Majority Leader Mitch McConnell left the Senate to address House Republicans’ weekly conference meeting Tuesday morning. His message was simple: Senate Republicans will hold fast to their promise not to advance a Supreme Court nominee.

Rep. Tim Huelskamp, R-Kan., summed up the closed-door appearance this way: “Mitch McConnell said to members, ‘Read my lips: No new Supreme Court hearings until we have a new president.'”

The message came before McConnell and Senate Judiciary Chairman Chuck Grassley, R-Iowa, walked into a likely negotiations storm at the White House later Tuesday. President Obama along with top Democrat lieutenants was expected to work over the duo in the Oval Office.

At issue is which president will nominate someone to replace the late Justice Antonin Scalia.

Democrats say Obama has a right to name Scalia’s successor, and the Senate has a duty to consider the nominee. But Republicans reply that that’s a job best saved for after the election and the inauguration of a new president.

“The Senate should not consider any nominee until after the election,” McConnell wrote in a commentary, “when the people have spoken, and we have a new president.”

Since Scalia’s Feb. 13 death, GOP leadership has remained consistent in that message.

No one appeared to leave the meeting with Obama and Vice President Joe Biden with a different opinion than they brought to the Oval Office.

If Republicans were “willing to meet with the president,” Senate Minority Leader Harry Reid, D-Nev., told reporters, “they could at least meet with the president’s nominee.”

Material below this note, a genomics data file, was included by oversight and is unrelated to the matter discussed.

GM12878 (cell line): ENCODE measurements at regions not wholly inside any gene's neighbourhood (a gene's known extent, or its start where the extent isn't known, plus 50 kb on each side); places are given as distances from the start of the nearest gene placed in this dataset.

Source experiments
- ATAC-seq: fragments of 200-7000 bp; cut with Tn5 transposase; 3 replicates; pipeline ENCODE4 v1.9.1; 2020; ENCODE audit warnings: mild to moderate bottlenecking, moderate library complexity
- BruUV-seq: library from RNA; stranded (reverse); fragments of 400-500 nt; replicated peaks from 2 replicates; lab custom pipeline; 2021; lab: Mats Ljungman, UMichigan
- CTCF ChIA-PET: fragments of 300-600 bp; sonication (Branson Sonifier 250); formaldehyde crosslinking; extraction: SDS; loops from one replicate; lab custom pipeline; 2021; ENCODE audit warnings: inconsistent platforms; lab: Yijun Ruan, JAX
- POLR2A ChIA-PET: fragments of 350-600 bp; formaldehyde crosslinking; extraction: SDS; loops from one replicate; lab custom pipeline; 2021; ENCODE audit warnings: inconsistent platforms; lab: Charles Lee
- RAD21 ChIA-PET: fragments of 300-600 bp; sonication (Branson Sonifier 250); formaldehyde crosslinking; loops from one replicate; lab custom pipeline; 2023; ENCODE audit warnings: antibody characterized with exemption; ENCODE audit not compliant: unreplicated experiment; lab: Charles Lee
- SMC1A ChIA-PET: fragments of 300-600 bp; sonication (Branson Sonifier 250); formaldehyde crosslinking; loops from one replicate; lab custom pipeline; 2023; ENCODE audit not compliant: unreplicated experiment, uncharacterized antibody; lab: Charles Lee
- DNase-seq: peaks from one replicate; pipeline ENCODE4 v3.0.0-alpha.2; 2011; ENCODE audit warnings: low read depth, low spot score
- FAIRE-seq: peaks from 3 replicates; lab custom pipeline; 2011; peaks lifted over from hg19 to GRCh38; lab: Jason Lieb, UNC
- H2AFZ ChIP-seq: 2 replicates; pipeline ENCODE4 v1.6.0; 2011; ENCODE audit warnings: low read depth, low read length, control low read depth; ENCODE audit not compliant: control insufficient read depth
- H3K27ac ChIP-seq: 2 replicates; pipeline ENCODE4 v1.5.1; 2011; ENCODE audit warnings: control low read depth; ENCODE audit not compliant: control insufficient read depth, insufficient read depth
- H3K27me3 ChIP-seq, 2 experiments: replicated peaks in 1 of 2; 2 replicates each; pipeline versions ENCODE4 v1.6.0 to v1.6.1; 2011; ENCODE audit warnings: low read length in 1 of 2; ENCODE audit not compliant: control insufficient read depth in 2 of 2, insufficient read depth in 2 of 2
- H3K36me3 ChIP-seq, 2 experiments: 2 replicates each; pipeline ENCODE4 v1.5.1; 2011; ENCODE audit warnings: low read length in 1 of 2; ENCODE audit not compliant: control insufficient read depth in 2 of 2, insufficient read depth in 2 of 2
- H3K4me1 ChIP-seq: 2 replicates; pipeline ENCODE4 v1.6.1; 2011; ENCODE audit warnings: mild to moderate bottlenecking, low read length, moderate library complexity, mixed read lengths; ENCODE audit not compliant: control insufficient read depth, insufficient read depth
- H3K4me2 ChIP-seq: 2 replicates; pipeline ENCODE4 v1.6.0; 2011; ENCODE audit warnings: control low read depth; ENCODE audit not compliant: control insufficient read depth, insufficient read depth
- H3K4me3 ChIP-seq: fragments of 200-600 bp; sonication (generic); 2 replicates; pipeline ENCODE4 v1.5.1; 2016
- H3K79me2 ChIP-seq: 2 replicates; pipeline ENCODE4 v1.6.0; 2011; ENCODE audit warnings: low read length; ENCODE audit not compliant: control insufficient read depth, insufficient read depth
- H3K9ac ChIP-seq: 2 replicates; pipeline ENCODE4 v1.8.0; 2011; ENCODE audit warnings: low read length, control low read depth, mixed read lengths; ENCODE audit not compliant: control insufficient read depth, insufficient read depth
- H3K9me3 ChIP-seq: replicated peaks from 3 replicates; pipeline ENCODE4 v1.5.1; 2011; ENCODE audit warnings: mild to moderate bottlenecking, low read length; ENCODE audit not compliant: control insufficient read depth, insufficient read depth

And in a written statement, Grassley said consideration of a nominee during an election year would do significant harm.

“Whether everybody in the meeting today wanted to admit it,” Grassley wrote, “we all know that considering a nomination in the middle of a heated presidential campaign is bad for the nominee, bad for the court, bad for the process, and ultimately bad for the nation.”

McConnell and Grassley weren’t expected to budge. White House spokesman Josh Earnest admitted that a specific conversation about nominees would be “a pretty dramatic reversal in position for Mr. McConnell.”

Senate Democrats are more bullish. They have said Republicans eventually will crack under mounting public pressure. Sen. Chuck Schumer, D-N.Y., predicted that Republicans will relent, as they have during similar hotly contested battles.

Sen. James Lankford, R-Okla., dismisses that forecast.

The freshman senator, who also addressed the House conference Tuesday, said he doesn’t “see any signs of the GOP blinking on this one, to say the least.”

Lankford said, “That’s wishful thinking from Democrats and Schumer, who in 2007 said President Bush shouldn’t have any more nominees in his final year, with 18 months left in his term.”

It wasn’t McConnell’s first visit to the House side of Congress. The majority leader last week huddled with members of the conservative House Freedom Caucus as part of an ongoing campaign to build Republican resolve.

Carrie Severino, chief counsel for the conservative Judicial Crisis Network, praised that effort—and McConnell—for keeping Republicans “admirably unified” on the Supreme Court vacancy.

Though the House won’t play an official role in the fight over the next Supreme Court nominee, congressmen will do much to shape public opinion.

McConnell is “attempting to explain and educate,” Severino told The Daily Signal.

Whether that lesson sticks, Senate Republicans will have to stay unified to keep Scalia’s seat on the Supreme Court open until after Obama leaves office Jan. 20.

Public opinion could swing against them. A national survey of more than 1,000 Americans by Pew Research Center found that 56 percent say “the Senate should hold hearings and vote on Obama’s nominee.”

This report has been updated to reflect the White House meeting.